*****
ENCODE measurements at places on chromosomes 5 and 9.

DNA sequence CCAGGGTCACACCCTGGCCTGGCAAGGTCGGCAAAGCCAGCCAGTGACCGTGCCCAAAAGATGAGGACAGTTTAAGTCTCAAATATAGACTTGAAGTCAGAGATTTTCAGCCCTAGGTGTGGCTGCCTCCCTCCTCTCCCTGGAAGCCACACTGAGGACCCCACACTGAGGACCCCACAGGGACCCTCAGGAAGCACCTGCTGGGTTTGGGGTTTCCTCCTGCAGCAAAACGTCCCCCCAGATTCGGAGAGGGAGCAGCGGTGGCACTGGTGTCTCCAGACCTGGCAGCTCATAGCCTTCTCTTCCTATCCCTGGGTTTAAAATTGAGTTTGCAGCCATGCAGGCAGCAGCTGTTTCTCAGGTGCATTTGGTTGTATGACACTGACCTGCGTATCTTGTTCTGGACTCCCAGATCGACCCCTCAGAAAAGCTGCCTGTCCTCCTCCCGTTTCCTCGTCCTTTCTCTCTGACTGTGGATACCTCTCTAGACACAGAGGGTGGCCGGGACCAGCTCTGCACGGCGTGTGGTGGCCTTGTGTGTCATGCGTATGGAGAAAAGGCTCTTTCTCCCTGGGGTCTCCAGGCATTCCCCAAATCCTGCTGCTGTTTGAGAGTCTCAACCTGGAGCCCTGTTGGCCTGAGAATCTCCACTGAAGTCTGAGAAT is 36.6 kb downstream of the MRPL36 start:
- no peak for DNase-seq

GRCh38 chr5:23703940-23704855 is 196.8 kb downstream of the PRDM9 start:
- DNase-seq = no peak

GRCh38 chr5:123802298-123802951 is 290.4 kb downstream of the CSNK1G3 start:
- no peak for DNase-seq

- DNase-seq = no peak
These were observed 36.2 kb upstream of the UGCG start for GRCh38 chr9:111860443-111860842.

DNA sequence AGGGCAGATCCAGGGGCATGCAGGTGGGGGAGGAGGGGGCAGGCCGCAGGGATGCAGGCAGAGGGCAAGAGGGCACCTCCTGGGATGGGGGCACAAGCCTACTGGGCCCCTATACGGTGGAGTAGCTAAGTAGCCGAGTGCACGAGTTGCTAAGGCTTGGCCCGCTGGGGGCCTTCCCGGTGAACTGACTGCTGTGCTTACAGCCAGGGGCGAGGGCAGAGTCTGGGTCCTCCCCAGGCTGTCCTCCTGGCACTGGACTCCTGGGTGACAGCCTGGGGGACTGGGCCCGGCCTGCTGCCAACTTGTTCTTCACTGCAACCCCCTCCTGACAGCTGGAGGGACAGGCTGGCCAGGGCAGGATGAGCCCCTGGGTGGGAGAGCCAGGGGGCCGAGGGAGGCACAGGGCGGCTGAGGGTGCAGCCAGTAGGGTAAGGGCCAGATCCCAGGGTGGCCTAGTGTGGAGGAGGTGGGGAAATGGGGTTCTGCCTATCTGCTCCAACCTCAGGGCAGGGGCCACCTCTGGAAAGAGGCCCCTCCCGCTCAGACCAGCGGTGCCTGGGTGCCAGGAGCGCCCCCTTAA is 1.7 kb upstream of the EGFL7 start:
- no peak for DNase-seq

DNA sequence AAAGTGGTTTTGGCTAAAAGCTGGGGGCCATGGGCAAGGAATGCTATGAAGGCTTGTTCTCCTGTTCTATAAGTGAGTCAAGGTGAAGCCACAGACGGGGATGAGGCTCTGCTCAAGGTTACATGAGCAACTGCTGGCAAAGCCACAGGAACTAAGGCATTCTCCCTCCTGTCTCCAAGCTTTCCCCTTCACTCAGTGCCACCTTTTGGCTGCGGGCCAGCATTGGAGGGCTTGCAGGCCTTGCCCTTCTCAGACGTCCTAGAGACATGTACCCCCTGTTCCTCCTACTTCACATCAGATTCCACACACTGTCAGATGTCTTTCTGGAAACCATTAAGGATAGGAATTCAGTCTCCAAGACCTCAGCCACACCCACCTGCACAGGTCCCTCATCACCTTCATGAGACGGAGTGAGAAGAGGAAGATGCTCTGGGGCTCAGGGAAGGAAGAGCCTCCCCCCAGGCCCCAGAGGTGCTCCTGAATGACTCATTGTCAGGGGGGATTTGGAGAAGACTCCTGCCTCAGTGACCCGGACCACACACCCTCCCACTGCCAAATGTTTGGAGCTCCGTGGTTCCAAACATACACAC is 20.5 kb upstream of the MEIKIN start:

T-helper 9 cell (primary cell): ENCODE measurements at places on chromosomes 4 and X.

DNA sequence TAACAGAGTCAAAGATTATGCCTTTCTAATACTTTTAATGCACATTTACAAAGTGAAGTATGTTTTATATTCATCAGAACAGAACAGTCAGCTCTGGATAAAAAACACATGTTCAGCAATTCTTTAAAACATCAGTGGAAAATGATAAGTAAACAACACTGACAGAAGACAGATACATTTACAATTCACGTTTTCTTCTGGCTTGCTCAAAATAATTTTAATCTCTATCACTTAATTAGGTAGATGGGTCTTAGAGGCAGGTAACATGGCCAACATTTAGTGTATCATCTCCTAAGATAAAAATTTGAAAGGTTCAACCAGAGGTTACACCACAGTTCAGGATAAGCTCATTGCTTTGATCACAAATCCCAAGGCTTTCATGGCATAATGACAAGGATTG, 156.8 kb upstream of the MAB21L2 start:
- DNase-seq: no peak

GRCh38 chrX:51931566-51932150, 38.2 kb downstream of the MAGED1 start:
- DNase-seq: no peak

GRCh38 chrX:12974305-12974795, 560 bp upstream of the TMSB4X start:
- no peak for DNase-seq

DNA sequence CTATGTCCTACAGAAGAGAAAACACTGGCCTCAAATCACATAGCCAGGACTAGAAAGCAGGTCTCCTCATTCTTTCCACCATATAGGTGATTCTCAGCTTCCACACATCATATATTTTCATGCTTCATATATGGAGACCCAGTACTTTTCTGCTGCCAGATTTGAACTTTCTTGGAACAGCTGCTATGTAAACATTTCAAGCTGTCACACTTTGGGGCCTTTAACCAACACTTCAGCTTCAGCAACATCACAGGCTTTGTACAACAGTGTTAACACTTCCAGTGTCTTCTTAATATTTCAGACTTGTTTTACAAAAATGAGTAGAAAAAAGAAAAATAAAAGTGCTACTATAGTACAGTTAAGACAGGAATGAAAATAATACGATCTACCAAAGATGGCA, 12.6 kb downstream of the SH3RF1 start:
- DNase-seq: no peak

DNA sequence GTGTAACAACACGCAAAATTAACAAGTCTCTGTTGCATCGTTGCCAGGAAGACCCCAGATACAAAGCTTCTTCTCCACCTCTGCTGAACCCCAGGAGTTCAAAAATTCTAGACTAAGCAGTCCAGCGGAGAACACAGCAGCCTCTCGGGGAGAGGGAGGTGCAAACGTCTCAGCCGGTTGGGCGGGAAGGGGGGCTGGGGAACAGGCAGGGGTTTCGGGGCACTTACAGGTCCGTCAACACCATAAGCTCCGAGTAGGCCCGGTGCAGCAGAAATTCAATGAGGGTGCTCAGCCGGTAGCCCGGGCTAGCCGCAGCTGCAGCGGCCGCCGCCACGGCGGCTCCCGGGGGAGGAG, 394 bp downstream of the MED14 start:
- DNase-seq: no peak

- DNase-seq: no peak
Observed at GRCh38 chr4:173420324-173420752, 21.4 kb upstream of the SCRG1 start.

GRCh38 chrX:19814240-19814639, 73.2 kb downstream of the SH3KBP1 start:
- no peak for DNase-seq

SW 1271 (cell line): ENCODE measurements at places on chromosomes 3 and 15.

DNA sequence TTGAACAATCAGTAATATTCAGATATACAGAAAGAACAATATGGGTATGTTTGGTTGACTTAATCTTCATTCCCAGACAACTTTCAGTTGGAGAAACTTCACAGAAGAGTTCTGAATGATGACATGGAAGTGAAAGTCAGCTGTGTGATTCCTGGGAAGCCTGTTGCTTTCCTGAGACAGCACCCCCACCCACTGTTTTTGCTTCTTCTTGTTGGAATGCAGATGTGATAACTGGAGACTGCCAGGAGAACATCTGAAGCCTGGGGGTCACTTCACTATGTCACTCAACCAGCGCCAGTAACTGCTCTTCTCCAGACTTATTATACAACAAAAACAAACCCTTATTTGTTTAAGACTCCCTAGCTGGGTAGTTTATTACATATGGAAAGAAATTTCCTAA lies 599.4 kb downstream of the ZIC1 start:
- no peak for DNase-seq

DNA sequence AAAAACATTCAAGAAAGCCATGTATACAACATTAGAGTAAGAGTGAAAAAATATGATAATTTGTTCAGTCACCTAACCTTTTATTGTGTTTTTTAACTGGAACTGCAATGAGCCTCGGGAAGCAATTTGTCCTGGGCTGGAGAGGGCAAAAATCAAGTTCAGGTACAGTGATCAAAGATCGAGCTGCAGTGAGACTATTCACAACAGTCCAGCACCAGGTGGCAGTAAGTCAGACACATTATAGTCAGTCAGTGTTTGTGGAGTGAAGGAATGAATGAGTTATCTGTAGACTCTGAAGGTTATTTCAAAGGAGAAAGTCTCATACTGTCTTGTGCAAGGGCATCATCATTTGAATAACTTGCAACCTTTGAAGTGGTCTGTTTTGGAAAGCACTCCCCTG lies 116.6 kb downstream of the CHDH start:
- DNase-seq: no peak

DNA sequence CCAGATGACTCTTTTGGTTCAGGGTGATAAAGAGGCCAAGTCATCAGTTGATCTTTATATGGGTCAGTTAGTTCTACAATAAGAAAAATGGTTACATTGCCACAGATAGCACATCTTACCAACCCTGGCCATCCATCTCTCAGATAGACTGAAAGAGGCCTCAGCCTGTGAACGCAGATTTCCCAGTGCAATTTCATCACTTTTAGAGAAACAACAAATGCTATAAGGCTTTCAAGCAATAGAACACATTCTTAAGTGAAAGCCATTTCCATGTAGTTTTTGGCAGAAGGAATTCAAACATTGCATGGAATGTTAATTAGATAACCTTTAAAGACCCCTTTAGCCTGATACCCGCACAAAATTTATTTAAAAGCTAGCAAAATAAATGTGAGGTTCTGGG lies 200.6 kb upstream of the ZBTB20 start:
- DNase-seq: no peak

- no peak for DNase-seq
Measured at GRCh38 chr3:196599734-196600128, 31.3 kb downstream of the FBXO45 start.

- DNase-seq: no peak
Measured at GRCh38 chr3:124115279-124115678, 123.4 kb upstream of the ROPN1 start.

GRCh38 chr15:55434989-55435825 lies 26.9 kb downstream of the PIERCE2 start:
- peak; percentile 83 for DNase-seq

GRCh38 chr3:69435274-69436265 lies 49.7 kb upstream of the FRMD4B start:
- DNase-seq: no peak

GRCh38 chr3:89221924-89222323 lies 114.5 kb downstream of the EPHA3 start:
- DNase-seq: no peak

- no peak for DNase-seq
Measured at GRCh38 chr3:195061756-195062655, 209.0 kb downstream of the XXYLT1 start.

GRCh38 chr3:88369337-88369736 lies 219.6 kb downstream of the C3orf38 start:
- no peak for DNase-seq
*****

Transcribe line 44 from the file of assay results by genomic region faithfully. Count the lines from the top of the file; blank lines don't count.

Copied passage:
- DNase-seq: no peak